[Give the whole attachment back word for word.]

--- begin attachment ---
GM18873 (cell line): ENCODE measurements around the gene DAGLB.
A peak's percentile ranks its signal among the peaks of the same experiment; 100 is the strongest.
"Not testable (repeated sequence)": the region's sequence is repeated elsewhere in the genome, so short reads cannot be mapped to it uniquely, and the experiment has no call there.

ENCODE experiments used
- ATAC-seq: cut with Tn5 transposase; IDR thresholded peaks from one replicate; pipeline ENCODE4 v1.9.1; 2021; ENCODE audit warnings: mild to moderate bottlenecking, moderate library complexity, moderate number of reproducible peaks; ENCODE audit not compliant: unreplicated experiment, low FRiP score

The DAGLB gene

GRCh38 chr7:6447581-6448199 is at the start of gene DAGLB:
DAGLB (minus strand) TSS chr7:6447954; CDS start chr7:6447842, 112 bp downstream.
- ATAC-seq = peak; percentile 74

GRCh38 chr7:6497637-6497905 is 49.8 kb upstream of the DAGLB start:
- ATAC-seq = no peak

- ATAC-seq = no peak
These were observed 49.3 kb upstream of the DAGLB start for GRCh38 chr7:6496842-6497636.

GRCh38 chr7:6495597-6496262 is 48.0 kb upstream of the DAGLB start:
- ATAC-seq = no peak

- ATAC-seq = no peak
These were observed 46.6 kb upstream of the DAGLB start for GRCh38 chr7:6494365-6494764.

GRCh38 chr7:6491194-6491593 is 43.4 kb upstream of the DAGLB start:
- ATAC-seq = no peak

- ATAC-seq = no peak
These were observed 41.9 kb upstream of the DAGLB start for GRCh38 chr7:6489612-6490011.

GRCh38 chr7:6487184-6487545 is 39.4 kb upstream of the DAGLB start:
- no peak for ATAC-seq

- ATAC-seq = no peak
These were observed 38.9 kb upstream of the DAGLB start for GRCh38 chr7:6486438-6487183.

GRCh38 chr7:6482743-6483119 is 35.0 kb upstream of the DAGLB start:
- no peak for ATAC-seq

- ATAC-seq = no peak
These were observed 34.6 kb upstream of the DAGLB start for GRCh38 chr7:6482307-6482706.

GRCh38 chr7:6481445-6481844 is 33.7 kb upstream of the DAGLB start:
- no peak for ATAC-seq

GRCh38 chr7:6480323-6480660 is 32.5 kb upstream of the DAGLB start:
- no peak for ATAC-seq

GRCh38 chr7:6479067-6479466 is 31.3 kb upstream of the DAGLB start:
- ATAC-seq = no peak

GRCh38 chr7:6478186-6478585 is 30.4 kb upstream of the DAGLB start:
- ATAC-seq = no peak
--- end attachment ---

GM18873 (cell line): ENCODE measurements around the gene DAGLB.
A peak's percentile ranks its signal among the peaks of the same experiment; 100 is the strongest.
"Not testable (repeated sequence)": the region's sequence is repeated elsewhere in the genome, so short reads cannot be mapped to it uniquely, and the experiment has no call there.

ENCODE experiments used
- ATAC-seq: cut with Tn5 transposase; IDR thresholded peaks from one replicate; pipeline ENCODE4 v1.9.1; 2021; ENCODE audit warnings: mild to moderate bottlenecking, moderate library complexity, moderate number of reproducible peaks; ENCODE audit not compliant: unreplicated experiment, low FRiP score

The DAGLB gene

GRCh38 chr7:6447581-6448199 is at the start of gene DAGLB:
DAGLB (minus strand) TSS chr7:6447954; CDS start chr7:6447842, 112 bp downstream.
- ATAC-seq = peak; percentile 74

GRCh38 chr7:6497637-6497905 is 49.8 kb upstream of the DAGLB start:
- ATAC-seq = no peak

- ATAC-seq = no peak
These were observed 49.3 kb upstream of the DAGLB start for GRCh38 chr7:6496842-6497636.

GRCh38 chr7:6495597-6496262 is 48.0 kb upstream of the DAGLB start:
- ATAC-seq = no peak

- ATAC-seq = no peak
These were observed 46.6 kb upstream of the DAGLB start for GRCh38 chr7:6494365-6494764.

GRCh38 chr7:6491194-6491593 is 43.4 kb upstream of the DAGLB start:
- ATAC-seq = no peak

- ATAC-seq = no peak
These were observed 41.9 kb upstream of the DAGLB start for GRCh38 chr7:6489612-6490011.

GRCh38 chr7:6487184-6487545 is 39.4 kb upstream of the DAGLB start:
- no peak for ATAC-seq

- ATAC-seq = no peak
These were observed 38.9 kb upstream of the DAGLB start for GRCh38 chr7:6486438-6487183.

GRCh38 chr7:6482743-6483119 is 35.0 kb upstream of the DAGLB start:
- no peak for ATAC-seq

- ATAC-seq = no peak
These were observed 34.6 kb upstream of the DAGLB start for GRCh38 chr7:6482307-6482706.

GRCh38 chr7:6481445-6481844 is 33.7 kb upstream of the DAGLB start:
- no peak for ATAC-seq

GRCh38 chr7:6480323-6480660 is 32.5 kb upstream of the DAGLB start:
- no peak for ATAC-seq

GRCh38 chr7:6479067-6479466 is 31.3 kb upstream of the DAGLB start:
- ATAC-seq = no peak

GRCh38 chr7:6478186-6478585 is 30.4 kb upstream of the DAGLB start:
- ATAC-seq = no peak